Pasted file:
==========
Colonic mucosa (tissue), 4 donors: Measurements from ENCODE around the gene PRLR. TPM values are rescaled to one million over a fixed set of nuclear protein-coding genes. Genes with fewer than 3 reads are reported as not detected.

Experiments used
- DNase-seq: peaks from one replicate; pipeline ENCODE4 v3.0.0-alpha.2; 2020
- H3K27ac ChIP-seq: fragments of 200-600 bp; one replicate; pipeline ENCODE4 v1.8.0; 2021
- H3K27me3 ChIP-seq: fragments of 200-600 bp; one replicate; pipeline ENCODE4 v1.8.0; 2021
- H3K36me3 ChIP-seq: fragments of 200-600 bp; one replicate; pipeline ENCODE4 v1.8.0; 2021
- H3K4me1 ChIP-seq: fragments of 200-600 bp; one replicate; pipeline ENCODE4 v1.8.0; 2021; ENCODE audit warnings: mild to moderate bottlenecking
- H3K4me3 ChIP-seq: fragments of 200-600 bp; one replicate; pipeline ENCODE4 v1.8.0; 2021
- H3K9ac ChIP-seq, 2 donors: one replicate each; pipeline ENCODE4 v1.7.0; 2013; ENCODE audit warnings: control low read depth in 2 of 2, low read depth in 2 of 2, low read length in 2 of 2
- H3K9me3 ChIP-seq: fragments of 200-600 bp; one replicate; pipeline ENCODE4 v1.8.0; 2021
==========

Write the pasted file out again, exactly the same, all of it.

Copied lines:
Colonic mucosa (tissue), 4 donors: Measurements from ENCODE around the gene PRLR. TPM values are rescaled to one million over a fixed set of nuclear protein-coding genes. Genes with fewer than 3 reads are reported as not detected.

Experiments used
- DNase-seq: peaks from one replicate; pipeline ENCODE4 v3.0.0-alpha.2; 2020
- H3K27ac ChIP-seq: fragments of 200-600 bp; one replicate; pipeline ENCODE4 v1.8.0; 2021
- H3K27me3 ChIP-seq: fragments of 200-600 bp; one replicate; pipeline ENCODE4 v1.8.0; 2021
- H3K36me3 ChIP-seq: fragments of 200-600 bp; one replicate; pipeline ENCODE4 v1.8.0; 2021
- H3K4me1 ChIP-seq: fragments of 200-600 bp; one replicate; pipeline ENCODE4 v1.8.0; 2021; ENCODE audit warnings: mild to moderate bottlenecking
- H3K4me3 ChIP-seq: fragments of 200-600 bp; one replicate; pipeline ENCODE4 v1.8.0; 2021
- H3K9ac ChIP-seq, 2 donors: one replicate each; pipeline ENCODE4 v1.7.0; 2013; ENCODE audit warnings: control low read depth in 2 of 2, low read depth in 2 of 2, low read length in 2 of 2
- H3K9me3 ChIP-seq: fragments of 200-600 bp; one replicate; pipeline ENCODE4 v1.8.0; 2021